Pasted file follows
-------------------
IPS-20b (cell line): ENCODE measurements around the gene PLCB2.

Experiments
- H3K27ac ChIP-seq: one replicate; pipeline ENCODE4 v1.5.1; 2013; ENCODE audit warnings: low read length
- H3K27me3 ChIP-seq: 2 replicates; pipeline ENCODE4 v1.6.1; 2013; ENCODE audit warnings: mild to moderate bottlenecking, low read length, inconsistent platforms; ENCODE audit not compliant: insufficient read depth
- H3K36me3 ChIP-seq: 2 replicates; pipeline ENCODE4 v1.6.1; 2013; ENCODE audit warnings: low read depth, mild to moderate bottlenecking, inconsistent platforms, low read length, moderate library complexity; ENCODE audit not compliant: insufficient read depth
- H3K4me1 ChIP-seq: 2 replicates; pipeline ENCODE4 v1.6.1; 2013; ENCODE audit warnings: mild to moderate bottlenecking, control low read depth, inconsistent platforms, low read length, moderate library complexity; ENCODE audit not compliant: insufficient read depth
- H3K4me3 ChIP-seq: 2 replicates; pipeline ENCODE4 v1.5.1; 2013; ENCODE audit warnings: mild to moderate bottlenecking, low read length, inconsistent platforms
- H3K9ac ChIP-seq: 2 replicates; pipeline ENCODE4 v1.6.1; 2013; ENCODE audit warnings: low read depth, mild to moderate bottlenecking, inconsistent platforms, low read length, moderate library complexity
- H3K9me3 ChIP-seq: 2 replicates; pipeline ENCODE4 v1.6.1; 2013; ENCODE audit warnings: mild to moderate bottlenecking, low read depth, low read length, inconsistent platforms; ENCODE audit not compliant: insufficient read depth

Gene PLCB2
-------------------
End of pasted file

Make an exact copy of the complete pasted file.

IPS-20b (cell line): ENCODE measurements around the gene PLCB2.

Experiments
- H3K27ac ChIP-seq: one replicate; pipeline ENCODE4 v1.5.1; 2013; ENCODE audit warnings: low read length
- H3K27me3 ChIP-seq: 2 replicates; pipeline ENCODE4 v1.6.1; 2013; ENCODE audit warnings: mild to moderate bottlenecking, low read length, inconsistent platforms; ENCODE audit not compliant: insufficient read depth
- H3K36me3 ChIP-seq: 2 replicates; pipeline ENCODE4 v1.6.1; 2013; ENCODE audit warnings: low read depth, mild to moderate bottlenecking, inconsistent platforms, low read length, moderate library complexity; ENCODE audit not compliant: insufficient read depth
- H3K4me1 ChIP-seq: 2 replicates; pipeline ENCODE4 v1.6.1; 2013; ENCODE audit warnings: mild to moderate bottlenecking, control low read depth, inconsistent platforms, low read length, moderate library complexity; ENCODE audit not compliant: insufficient read depth
- H3K4me3 ChIP-seq: 2 replicates; pipeline ENCODE4 v1.5.1; 2013; ENCODE audit warnings: mild to moderate bottlenecking, low read length, inconsistent platforms
- H3K9ac ChIP-seq: 2 replicates; pipeline ENCODE4 v1.6.1; 2013; ENCODE audit warnings: low read depth, mild to moderate bottlenecking, inconsistent platforms, low read length, moderate library complexity
- H3K9me3 ChIP-seq: 2 replicates; pipeline ENCODE4 v1.6.1; 2013; ENCODE audit warnings: mild to moderate bottlenecking, low read depth, low read length, inconsistent platforms; ENCODE audit not compliant: insufficient read depth

Gene PLCB2